Next we have descriptions of all the noble houses, church sects, and Guild factions. This book lists the Minor Houses under each Major House that they’re associated with, which is a good change. The Hawkwood section no longer contains the worst metaphor in the entirety of the Fading Suns line, so this is also good. And the Decados have been toned down from their previous depictions as Cenobitic sensualists (You know, that phrase would be quite the oxymoron if I was using the original meaning of ‘cenobite’). This new edition also sticks House Keddah into the mix as a Minor House on the rise. I don’t really know why. The Concept Document mentions the desire to focus on courtly intrigue in this edition, which is all well and good (The inclusion of Alvarax Hawkwood and the anti-Alexius Hawkwoods into the core setting is a step in this direction), but I’m not getting why we needed an upjumped Minor House to illustrate that. Couldn’t have one of the already existing factions have done that? Salandra Decados has been becoming the secret confidant of the Emperor for quite awhile now – why wasn’t that a good jumping off point for courtly intrigue? Couldn’t having more of an emphasis on House Chauki and its struggles with the Hazat been more than enough (You know, the existing political intrigue in the previous core book)? Instead, House Chauki is wiped out so that the developer’s pet Minor House can get some stage time.

The Church is pretty standard. The Hesychasts get written up as more major grouping, but they were present in previous editions so that’s all good. The Guild section introduces a new Major Guild – the Town Crier’s Guild. I also don’t get this one. They have an emphasis on communication, which is a weird oversight in the original edition so I don’t have a big problem with this one. What doesn’t make sense to me is why they’re made a major Guild. As an offshoot of the Reeves, why couldn’t their communication focus been incorporated into the Reeves? This one especially bothers me as the Reeves could use a little help in making them interesting already. They’re already the least played character type across the entire Fading Suns splat-bandwidth – they could probably use the extra schtick. (Personally, I like the Reeves, but I totally get why they don’t make good adventure fodder.) Adding journalism to their portfolio would have given them another little something to entice players. They’re already known for their impartiality, so journalism seems like a natural fit. But, nope. A potentially interesting hook for them is removed into its own Guild.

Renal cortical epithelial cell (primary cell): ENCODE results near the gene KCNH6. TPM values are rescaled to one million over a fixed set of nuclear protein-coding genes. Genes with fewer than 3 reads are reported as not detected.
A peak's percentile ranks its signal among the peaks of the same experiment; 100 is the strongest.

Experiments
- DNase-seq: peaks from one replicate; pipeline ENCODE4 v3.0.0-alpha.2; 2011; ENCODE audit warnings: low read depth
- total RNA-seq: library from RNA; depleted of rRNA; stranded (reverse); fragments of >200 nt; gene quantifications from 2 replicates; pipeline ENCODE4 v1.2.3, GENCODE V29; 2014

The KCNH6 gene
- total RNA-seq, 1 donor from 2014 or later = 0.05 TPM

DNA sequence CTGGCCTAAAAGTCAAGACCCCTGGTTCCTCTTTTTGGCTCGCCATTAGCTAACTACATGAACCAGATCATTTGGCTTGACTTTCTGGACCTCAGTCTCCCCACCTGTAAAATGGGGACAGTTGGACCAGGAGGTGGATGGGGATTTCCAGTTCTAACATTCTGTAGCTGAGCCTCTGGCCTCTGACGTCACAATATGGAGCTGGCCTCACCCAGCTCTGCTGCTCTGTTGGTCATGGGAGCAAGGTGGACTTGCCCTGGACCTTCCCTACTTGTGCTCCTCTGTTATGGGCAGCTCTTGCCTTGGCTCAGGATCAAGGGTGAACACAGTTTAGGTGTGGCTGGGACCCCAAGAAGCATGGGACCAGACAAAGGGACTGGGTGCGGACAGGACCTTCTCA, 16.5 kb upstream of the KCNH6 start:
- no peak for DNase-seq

Look, I’m not a person that fears change. (I know that’s hard to believe from someone who once played D&D). And I freaking love political intrigue, so I am all over this new emphasis. Except this seems to be doing it in a dumb way that changes the setting in ways that aren’t necessary. Those elements were already present – they just needed to be emphasized more. The political intrigues described in the updated timeline section were actually pretty good. They would have been better if they had involved current factions. Likewise, this new Guild annoys me. Not because they don’t have a place but because they should have been incorporated into the already-boring Guild that they spawned from. Luckily, these setting changes are pretty easily ignored if they offend you. But it does make me question the motivations and methods of the developers.

Next time we’ll actually get into the rules and how they’ve changed (since that’s the part that needed a lot of work).

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Responses

  1. Damn if the commas are that bad I can’t play, what is the deal with misused commas these days?

    • It’s these damned KIDS TODAY!!!!

  2. Comma splices? No wonder they canned that quack.

    • No, that’s his editor’s job. All fifteen of them.